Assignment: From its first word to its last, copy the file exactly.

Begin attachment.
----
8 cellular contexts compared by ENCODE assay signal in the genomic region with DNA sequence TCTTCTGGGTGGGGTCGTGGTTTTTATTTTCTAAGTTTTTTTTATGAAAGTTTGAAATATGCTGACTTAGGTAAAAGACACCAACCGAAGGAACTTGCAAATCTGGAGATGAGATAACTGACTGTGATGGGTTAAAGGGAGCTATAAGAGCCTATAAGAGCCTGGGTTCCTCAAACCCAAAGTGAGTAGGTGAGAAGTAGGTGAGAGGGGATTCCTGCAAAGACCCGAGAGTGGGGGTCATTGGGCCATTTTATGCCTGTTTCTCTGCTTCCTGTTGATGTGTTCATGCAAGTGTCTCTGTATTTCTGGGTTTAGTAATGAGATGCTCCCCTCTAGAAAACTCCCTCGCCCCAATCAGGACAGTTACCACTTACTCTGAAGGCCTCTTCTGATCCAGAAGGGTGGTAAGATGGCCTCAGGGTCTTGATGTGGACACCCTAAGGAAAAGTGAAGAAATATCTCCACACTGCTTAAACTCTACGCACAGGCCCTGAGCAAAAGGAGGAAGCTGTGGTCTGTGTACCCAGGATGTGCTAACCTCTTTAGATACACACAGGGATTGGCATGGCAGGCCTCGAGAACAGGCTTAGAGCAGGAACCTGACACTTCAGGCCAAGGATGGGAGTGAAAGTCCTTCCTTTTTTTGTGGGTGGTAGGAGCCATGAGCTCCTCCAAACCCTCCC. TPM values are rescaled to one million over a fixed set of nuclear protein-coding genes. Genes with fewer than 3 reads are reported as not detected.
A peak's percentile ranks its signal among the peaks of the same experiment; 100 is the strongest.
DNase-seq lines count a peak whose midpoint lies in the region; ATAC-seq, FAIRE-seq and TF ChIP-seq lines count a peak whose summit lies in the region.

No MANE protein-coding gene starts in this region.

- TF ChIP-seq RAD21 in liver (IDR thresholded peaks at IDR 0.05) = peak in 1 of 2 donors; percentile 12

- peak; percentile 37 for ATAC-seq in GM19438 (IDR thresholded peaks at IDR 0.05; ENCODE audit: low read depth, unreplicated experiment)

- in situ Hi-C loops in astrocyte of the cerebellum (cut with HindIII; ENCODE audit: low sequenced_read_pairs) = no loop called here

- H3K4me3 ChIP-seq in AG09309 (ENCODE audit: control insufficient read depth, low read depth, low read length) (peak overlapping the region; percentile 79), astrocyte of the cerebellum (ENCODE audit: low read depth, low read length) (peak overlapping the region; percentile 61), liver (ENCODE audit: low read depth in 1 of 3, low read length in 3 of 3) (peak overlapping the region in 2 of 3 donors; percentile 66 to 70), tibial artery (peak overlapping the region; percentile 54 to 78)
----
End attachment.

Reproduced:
8 cellular contexts compared by ENCODE assay signal in the genomic region with DNA sequence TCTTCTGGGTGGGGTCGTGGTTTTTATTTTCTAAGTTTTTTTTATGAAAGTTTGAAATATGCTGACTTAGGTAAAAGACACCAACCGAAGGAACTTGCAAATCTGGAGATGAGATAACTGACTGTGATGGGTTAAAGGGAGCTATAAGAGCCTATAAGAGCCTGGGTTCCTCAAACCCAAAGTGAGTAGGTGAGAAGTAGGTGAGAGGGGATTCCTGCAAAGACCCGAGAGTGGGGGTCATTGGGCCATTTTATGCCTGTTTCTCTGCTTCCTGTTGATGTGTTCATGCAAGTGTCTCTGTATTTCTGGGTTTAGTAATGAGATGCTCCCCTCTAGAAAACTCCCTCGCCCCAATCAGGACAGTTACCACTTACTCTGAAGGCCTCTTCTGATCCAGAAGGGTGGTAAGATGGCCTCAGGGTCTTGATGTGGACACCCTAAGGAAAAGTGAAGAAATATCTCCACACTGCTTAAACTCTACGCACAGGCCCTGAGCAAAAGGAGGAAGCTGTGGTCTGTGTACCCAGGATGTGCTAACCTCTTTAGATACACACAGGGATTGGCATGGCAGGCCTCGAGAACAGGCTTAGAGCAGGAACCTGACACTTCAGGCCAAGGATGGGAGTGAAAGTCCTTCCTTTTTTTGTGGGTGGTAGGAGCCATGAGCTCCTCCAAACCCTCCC. TPM values are rescaled to one million over a fixed set of nuclear protein-coding genes. Genes with fewer than 3 reads are reported as not detected.
A peak's percentile ranks its signal among the peaks of the same experiment; 100 is the strongest.
DNase-seq lines count a peak whose midpoint lies in the region; ATAC-seq, FAIRE-seq and TF ChIP-seq lines count a peak whose summit lies in the region.

No MANE protein-coding gene starts in this region.

- TF ChIP-seq RAD21 in liver (IDR thresholded peaks at IDR 0.05) = peak in 1 of 2 donors; percentile 12

- peak; percentile 37 for ATAC-seq in GM19438 (IDR thresholded peaks at IDR 0.05; ENCODE audit: low read depth, unreplicated experiment)

- in situ Hi-C loops in astrocyte of the cerebellum (cut with HindIII; ENCODE audit: low sequenced_read_pairs) = no loop called here

- H3K4me3 ChIP-seq in AG09309 (ENCODE audit: control insufficient read depth, low read depth, low read length) (peak overlapping the region; percentile 79), astrocyte of the cerebellum (ENCODE audit: low read depth, low read length) (peak overlapping the region; percentile 61), liver (ENCODE audit: low read depth in 1 of 3, low read length in 3 of 3) (peak overlapping the region in 2 of 3 donors; percentile 66 to 70), tibial artery (peak overlapping the region; percentile 54 to 78)